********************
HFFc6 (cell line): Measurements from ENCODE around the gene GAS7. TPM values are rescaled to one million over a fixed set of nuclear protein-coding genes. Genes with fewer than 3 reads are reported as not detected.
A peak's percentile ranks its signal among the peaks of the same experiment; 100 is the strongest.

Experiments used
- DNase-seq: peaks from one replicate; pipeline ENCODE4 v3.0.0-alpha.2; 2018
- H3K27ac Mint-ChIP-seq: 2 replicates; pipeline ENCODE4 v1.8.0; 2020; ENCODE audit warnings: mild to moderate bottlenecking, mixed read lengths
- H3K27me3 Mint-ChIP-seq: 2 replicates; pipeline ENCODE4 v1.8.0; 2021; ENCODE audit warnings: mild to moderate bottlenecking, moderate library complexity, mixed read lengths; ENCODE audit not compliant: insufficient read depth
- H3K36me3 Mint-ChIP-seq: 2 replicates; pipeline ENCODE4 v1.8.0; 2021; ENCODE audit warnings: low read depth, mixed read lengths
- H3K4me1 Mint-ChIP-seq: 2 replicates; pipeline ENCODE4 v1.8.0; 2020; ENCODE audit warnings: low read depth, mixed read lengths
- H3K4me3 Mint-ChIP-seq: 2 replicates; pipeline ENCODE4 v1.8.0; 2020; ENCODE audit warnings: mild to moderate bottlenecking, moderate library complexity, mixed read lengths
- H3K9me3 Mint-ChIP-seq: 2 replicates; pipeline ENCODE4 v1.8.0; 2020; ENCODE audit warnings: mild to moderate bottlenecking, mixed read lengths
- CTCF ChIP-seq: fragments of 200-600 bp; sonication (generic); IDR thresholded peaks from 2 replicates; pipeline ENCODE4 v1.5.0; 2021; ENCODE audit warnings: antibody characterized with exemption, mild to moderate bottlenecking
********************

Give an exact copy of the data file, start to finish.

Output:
HFFc6 (cell line): Measurements from ENCODE around the gene GAS7. TPM values are rescaled to one million over a fixed set of nuclear protein-coding genes. Genes with fewer than 3 reads are reported as not detected.
A peak's percentile ranks its signal among the peaks of the same experiment; 100 is the strongest.

Experiments used
- DNase-seq: peaks from one replicate; pipeline ENCODE4 v3.0.0-alpha.2; 2018
- H3K27ac Mint-ChIP-seq: 2 replicates; pipeline ENCODE4 v1.8.0; 2020; ENCODE audit warnings: mild to moderate bottlenecking, mixed read lengths
- H3K27me3 Mint-ChIP-seq: 2 replicates; pipeline ENCODE4 v1.8.0; 2021; ENCODE audit warnings: mild to moderate bottlenecking, moderate library complexity, mixed read lengths; ENCODE audit not compliant: insufficient read depth
- H3K36me3 Mint-ChIP-seq: 2 replicates; pipeline ENCODE4 v1.8.0; 2021; ENCODE audit warnings: low read depth, mixed read lengths
- H3K4me1 Mint-ChIP-seq: 2 replicates; pipeline ENCODE4 v1.8.0; 2020; ENCODE audit warnings: low read depth, mixed read lengths
- H3K4me3 Mint-ChIP-seq: 2 replicates; pipeline ENCODE4 v1.8.0; 2020; ENCODE audit warnings: mild to moderate bottlenecking, moderate library complexity, mixed read lengths
- H3K9me3 Mint-ChIP-seq: 2 replicates; pipeline ENCODE4 v1.8.0; 2020; ENCODE audit warnings: mild to moderate bottlenecking, mixed read lengths
- CTCF ChIP-seq: fragments of 200-600 bp; sonication (generic); IDR thresholded peaks from 2 replicates; pipeline ENCODE4 v1.5.0; 2021; ENCODE audit warnings: antibody characterized with exemption, mild to moderate bottlenecking